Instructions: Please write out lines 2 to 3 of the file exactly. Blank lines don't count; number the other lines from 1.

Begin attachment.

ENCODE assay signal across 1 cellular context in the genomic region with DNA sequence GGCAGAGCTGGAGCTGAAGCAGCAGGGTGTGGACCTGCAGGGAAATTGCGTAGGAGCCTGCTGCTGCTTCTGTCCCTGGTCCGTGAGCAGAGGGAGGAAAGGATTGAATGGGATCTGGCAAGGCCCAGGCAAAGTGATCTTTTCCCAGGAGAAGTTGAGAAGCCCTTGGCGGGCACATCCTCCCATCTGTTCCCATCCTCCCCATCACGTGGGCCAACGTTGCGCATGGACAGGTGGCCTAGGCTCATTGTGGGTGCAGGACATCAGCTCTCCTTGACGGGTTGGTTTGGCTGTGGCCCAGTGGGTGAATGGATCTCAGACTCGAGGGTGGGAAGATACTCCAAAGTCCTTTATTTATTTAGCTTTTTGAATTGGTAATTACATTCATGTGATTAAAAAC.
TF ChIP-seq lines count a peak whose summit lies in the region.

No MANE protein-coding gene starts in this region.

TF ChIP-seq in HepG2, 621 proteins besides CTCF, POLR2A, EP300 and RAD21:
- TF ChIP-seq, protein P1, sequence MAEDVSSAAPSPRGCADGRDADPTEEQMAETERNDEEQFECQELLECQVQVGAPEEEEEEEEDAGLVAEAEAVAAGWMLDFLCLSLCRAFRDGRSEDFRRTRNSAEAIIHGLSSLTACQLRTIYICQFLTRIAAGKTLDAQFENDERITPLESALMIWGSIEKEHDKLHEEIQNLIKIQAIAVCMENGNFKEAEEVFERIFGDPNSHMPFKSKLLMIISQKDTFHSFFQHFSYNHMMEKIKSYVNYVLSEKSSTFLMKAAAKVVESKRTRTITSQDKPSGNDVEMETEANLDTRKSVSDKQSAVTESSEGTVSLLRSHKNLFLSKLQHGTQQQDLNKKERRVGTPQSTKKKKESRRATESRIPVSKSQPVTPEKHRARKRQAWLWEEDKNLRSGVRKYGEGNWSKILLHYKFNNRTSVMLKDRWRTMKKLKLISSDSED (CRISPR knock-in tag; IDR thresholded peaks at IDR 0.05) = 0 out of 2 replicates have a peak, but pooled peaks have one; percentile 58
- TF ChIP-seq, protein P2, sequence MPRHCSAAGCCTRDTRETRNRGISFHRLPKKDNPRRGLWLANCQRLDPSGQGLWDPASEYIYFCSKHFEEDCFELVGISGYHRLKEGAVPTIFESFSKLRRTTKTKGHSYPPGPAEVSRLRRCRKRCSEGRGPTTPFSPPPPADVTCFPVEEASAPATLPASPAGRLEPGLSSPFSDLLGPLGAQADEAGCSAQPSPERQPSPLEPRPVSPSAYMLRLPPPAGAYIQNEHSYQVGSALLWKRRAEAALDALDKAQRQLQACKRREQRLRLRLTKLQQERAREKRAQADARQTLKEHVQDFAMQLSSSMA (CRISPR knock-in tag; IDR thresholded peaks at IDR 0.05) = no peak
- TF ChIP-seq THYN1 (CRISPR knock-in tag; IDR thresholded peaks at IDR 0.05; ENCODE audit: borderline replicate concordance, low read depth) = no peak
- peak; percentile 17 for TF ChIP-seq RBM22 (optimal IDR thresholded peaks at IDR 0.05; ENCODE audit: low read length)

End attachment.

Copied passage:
TF ChIP-seq lines count a peak whose summit lies in the region.

No MANE protein-coding gene starts in this region.